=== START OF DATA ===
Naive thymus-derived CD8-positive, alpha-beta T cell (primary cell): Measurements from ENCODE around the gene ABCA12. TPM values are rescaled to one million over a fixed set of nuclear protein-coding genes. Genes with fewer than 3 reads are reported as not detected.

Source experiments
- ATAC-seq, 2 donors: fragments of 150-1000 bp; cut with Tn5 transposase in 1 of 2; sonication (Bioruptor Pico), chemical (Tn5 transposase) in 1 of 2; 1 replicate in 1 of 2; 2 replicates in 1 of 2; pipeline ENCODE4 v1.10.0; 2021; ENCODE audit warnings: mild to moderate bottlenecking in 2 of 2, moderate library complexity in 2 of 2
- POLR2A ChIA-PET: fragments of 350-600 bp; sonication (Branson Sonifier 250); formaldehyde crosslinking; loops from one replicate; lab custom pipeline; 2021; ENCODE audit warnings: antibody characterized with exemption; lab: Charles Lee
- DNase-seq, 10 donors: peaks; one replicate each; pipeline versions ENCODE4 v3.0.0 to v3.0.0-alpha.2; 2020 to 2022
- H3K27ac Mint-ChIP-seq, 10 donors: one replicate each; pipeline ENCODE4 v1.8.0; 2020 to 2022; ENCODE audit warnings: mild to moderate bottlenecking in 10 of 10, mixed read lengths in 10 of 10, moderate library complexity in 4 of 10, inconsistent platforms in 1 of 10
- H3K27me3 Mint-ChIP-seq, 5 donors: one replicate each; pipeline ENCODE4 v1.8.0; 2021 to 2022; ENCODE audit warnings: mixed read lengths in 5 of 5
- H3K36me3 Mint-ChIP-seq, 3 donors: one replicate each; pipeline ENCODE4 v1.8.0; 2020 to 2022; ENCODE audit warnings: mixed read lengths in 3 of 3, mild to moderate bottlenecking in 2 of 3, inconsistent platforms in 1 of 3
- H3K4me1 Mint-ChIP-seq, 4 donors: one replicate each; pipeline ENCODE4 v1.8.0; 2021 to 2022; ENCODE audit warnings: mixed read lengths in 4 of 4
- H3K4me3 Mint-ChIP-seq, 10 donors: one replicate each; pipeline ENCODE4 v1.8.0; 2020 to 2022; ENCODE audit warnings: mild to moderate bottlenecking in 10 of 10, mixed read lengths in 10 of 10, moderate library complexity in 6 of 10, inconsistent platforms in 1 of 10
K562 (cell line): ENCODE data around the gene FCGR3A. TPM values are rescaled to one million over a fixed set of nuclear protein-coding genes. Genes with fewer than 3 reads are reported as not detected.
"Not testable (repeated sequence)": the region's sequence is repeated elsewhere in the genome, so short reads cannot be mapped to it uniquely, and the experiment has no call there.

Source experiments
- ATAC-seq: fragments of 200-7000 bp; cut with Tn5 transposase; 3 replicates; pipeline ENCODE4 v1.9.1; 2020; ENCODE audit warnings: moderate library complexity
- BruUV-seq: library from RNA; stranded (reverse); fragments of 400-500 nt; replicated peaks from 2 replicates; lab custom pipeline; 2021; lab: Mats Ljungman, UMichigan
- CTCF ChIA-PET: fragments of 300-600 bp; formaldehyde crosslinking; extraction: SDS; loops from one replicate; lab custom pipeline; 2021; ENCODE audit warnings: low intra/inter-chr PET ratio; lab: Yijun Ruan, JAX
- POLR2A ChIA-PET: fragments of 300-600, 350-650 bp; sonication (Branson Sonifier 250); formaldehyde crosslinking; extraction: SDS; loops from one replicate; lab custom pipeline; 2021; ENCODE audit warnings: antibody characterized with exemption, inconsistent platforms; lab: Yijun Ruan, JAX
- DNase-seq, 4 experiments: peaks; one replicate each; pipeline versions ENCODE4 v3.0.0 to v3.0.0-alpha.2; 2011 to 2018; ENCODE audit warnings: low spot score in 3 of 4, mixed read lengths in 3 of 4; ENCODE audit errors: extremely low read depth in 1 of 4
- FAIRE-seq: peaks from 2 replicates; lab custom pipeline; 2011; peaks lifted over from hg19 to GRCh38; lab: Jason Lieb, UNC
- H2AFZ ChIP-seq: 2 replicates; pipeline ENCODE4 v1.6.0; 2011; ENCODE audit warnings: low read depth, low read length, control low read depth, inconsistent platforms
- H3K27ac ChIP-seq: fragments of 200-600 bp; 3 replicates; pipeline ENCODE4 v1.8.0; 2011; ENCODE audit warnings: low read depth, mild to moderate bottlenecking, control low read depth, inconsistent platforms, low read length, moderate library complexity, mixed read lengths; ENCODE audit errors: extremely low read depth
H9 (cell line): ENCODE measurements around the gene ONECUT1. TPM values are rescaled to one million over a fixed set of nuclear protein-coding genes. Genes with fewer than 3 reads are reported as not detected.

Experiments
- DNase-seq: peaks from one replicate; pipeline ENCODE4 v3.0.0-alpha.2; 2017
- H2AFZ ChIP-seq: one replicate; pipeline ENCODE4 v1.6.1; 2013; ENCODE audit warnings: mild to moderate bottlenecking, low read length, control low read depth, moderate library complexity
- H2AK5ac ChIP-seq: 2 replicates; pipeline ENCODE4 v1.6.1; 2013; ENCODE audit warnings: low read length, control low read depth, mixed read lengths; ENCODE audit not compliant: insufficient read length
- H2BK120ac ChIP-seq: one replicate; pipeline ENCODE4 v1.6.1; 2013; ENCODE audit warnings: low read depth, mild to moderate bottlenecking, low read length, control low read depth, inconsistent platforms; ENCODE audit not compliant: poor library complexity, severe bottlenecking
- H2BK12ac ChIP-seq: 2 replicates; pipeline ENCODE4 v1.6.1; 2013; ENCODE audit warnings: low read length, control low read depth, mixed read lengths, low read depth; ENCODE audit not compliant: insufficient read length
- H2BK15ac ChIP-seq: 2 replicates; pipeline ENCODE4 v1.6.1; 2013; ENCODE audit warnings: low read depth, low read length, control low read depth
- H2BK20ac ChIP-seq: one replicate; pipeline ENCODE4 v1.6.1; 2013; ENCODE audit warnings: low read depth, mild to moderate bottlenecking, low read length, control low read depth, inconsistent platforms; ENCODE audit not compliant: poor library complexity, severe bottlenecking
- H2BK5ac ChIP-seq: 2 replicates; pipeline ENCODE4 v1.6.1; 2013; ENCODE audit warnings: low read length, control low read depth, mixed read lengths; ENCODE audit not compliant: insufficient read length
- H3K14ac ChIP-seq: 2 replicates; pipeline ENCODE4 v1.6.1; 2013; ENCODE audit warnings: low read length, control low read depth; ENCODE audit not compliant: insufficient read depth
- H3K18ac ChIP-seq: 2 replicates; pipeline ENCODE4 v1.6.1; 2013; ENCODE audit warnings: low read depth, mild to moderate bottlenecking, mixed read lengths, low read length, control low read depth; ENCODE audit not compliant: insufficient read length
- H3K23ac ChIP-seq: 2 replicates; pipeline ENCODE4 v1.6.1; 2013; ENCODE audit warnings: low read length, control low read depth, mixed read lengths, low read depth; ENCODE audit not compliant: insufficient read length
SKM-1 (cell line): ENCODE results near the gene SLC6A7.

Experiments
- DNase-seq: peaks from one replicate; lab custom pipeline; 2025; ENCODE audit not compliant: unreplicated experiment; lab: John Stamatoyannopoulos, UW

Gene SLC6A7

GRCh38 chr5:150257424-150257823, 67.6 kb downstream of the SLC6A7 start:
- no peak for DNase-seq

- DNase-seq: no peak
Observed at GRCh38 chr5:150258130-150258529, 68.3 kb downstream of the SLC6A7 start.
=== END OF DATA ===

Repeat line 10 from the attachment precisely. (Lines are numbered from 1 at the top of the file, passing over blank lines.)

- H3K4me3 Mint-ChIP-seq, 10 donors: one replicate each; pipeline ENCODE4 v1.8.0; 2020 to 2022; ENCODE audit warnings: mild to moderate bottlenecking in 10 of 10, mixed read lengths in 10 of 10, moderate library complexity in 6 of 10, inconsistent platforms in 1 of 10